After taking a look at the results of some of my poorer predictions last edition, let’s have a bit more fun and take a look at some of the stronger ones. As hoped, there were far more good predictions—both on my part and Oliver’s—than bad ones. So much so that the good vibes need to be broken up into two separate columns. For today, we’ll look at the most obvious hits from Week Zero and Week Two.
Although Heyward’s injury troubles held him back last year, there was another large flaw in his game that has now been corrected. In his first two seasons, he was a pronounced groundball hitter. But so far this year he’s hit more fly balls than balls on the ground. The result is the best isolated slugging percentage he’s had since he was in Double-A in 2009 and positive production in all five roto categories.
Looking a bit deeper though, even within this year it seems Heyward has changed his approach, as recently discussed by Dave Cameron. In April, he produced much like he did in his rookie season—lots of patience and decent power, although he was hitting more balls in the air and running the basepaths more aggressively. In May, he looked as lost as he did last year, struggling to generate base hits but still showing good patience and decent power.
Then in June, Heyward suddenly went from being one of the most patient young hitters in the game to Mike Silver’s hackstastic dream player. His walk rate fell all the way to 4.2 percent—easily the lowest single-month mark of his career—but his strikeout rate also dropped, his BABIP shot up, and he hit a bunch of homers. I’m not as convinced as Mike that hacking is right for every player, but this change in approach seems to be benefiting Heyward and his fantasy owners alike.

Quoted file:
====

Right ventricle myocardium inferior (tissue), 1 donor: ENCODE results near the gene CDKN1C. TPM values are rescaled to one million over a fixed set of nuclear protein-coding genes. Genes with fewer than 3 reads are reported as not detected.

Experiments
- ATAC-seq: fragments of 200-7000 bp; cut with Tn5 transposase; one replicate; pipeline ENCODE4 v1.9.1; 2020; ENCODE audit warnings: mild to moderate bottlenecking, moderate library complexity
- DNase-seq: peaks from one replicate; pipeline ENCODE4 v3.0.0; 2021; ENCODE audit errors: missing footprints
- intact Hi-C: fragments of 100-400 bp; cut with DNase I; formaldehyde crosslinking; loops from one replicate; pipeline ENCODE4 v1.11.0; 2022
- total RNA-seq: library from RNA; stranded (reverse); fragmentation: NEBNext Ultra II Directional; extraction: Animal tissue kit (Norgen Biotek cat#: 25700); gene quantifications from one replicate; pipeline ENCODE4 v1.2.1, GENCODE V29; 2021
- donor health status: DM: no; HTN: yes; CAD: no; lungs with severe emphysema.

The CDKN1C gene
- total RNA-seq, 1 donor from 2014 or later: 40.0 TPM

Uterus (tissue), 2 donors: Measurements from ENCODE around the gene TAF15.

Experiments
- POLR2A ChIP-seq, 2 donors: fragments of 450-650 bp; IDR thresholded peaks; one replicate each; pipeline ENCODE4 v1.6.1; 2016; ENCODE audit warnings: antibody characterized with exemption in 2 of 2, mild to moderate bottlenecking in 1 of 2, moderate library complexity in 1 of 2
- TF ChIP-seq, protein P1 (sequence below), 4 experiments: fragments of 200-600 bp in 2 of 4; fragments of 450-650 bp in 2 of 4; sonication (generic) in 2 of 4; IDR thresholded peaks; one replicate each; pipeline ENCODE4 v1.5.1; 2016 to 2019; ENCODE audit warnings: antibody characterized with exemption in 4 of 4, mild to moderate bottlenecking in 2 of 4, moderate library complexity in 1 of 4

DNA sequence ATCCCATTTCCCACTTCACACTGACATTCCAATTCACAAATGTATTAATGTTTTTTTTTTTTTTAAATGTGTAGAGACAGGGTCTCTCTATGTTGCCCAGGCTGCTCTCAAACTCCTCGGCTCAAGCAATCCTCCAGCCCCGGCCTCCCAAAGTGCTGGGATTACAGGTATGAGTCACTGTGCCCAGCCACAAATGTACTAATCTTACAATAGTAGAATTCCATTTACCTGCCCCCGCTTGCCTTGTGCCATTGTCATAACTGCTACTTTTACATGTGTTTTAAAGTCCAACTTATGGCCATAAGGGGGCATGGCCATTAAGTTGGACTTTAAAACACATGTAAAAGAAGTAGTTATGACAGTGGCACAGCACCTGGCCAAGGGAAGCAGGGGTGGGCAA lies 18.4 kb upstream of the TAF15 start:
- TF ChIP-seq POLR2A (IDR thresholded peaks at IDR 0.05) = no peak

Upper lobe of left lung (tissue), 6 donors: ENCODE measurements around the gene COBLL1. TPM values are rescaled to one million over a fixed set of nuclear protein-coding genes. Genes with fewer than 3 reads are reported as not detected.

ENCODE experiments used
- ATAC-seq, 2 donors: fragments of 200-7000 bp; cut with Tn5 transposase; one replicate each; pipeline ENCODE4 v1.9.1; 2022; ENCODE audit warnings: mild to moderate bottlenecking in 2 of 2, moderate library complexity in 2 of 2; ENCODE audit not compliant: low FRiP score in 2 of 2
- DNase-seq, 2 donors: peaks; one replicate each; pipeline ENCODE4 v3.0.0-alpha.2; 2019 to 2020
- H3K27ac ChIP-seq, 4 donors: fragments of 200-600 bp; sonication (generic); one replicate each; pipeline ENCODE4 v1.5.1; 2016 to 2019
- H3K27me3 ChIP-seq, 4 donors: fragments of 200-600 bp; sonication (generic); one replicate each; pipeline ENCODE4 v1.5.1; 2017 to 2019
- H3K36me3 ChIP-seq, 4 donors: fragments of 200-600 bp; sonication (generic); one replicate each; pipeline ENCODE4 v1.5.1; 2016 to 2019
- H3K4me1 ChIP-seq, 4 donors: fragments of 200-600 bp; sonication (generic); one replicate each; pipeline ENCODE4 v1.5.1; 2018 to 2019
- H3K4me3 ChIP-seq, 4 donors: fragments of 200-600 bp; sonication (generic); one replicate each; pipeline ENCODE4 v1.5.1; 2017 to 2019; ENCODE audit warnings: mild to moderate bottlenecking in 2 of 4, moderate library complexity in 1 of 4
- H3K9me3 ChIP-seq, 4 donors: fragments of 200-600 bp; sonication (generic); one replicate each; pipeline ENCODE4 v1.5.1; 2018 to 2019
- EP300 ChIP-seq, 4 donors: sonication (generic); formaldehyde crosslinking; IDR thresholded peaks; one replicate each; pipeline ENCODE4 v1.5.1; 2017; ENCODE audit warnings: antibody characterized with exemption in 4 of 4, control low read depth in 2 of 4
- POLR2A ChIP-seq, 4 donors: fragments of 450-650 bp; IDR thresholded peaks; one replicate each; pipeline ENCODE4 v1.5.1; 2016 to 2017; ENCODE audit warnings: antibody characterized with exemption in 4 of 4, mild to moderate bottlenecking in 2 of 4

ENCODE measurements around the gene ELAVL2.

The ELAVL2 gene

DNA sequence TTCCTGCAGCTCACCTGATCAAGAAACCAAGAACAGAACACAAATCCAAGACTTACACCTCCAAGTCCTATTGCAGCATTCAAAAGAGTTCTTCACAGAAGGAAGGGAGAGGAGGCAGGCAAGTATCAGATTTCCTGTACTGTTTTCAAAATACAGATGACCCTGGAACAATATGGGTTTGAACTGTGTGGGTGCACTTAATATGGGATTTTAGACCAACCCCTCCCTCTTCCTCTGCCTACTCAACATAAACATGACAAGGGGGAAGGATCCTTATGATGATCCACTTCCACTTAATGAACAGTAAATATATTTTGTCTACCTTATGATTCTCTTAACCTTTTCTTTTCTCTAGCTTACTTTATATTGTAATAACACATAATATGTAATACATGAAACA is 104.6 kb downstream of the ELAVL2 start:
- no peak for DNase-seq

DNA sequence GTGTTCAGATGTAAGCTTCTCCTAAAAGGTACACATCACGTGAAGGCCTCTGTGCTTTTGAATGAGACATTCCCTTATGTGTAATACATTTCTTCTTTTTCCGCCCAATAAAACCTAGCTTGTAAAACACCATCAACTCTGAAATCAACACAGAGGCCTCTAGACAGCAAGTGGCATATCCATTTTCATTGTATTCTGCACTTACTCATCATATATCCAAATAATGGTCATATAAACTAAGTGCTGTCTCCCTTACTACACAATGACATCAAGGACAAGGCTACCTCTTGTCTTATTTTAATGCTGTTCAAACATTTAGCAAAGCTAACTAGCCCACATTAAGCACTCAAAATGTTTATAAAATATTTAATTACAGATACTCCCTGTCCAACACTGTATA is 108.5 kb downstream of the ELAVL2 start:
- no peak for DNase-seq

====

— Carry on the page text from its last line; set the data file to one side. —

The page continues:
The most important takeaway of all this is that his raw talent is clearly intact, and Heyward is finding more and more ways to tap into it as he matures. Be that by being more aggressive at the dish or putting more balls in the air, he’s looking very much like the stud everyone thought he was destined to become.
Updated recommendation: Hold or buy high. Without luck, don’t expect Heyward’s current paces to improve dramatically from where they are right now, so the buying opportunity is likely weaker than it was to start the year, but the positive changes do look legitimate.
This was very much a mechanical observation by the Oliver projection system that the community was putting to much weight on Pagan’s superficial struggles from 2011 and ignoring the strength of his 2009 and 2010 seasons. Pagan was drafted as a $1 or $2 flier this year when he projected much more like a $10 or $12 player.